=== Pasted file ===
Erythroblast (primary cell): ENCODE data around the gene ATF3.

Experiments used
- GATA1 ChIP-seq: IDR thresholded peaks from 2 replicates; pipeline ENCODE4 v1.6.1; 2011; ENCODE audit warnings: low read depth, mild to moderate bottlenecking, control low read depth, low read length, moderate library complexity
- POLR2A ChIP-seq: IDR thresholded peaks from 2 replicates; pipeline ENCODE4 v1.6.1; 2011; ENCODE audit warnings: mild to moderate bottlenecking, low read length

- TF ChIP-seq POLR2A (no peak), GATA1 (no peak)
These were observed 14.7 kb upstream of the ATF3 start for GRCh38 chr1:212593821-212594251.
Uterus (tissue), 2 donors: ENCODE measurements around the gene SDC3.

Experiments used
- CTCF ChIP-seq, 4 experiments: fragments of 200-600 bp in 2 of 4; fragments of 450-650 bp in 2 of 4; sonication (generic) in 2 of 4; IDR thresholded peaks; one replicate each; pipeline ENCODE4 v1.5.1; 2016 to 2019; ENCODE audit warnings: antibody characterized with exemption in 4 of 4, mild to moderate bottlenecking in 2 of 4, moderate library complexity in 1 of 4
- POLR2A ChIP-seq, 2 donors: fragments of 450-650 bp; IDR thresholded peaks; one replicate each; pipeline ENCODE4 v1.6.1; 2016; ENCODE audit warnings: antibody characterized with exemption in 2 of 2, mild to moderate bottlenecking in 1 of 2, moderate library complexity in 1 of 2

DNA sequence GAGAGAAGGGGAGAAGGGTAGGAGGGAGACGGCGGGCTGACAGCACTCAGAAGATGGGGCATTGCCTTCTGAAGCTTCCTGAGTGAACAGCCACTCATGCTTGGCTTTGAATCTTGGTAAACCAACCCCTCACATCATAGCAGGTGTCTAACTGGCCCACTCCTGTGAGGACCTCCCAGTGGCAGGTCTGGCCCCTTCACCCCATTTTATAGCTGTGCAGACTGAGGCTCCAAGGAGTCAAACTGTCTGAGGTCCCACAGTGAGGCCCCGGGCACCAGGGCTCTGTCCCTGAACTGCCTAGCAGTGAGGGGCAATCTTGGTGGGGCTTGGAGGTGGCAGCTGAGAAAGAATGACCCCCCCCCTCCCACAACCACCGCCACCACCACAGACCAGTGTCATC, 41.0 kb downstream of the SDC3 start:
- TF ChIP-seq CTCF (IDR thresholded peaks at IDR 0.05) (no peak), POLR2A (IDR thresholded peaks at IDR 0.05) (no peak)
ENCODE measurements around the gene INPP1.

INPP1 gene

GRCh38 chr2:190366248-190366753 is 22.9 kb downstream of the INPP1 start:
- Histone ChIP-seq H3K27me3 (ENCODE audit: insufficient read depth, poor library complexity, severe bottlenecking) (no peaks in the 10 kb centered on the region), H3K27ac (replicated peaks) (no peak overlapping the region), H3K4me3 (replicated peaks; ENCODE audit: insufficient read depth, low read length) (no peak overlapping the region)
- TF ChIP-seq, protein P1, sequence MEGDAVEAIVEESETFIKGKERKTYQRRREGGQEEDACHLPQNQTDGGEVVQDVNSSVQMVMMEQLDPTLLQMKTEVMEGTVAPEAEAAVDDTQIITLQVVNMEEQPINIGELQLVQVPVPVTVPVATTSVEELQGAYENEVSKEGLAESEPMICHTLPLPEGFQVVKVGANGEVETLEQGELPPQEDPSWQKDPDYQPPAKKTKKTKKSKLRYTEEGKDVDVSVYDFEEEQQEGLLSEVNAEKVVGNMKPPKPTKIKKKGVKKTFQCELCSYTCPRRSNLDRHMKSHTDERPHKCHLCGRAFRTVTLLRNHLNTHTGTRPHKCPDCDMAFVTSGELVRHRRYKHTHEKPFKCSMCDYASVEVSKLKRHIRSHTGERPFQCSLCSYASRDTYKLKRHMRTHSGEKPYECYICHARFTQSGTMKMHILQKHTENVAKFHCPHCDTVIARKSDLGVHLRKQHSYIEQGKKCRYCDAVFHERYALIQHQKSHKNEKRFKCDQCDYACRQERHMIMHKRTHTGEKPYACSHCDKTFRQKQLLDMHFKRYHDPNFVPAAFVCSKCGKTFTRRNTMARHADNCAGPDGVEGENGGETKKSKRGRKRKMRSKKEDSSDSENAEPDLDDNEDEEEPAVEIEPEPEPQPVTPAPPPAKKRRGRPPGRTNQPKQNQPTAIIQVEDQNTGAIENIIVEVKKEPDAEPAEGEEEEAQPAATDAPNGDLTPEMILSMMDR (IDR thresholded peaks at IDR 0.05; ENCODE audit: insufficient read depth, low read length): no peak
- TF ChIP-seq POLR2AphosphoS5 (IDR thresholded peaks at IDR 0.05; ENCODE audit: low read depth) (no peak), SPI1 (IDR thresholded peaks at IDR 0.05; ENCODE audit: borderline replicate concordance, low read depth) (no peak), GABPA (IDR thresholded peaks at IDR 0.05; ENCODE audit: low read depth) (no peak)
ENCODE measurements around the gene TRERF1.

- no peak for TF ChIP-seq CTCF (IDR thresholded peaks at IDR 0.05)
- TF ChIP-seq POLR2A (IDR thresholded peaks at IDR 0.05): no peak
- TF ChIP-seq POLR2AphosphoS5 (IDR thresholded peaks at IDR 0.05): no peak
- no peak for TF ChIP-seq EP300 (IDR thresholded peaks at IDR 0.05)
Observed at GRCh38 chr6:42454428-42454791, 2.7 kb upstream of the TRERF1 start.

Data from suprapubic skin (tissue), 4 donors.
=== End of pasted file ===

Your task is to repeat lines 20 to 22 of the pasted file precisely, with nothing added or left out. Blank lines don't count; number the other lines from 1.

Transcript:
- no peak for TF ChIP-seq CTCF (IDR thresholded peaks at IDR 0.05)
- TF ChIP-seq POLR2A (IDR thresholded peaks at IDR 0.05): no peak
- TF ChIP-seq POLR2AphosphoS5 (IDR thresholded peaks at IDR 0.05): no peak